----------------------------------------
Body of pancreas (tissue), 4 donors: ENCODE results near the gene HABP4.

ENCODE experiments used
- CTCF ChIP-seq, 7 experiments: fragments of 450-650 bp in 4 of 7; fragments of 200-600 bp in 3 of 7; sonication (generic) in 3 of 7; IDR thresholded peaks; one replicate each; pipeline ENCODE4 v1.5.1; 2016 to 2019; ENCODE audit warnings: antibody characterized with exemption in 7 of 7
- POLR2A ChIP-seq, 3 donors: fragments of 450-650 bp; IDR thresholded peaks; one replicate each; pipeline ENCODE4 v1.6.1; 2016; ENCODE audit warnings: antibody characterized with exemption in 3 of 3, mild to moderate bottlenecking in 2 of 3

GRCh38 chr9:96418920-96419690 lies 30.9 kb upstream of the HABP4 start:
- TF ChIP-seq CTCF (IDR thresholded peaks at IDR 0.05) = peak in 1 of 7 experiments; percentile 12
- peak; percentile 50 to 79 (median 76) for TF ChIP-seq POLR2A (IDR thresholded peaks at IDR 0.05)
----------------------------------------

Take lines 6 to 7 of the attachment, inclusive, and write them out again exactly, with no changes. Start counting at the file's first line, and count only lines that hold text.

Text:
- TF ChIP-seq CTCF (IDR thresholded peaks at IDR 0.05) = peak in 1 of 7 experiments; percentile 12
- peak; percentile 50 to 79 (median 76) for TF ChIP-seq POLR2A (IDR thresholded peaks at IDR 0.05)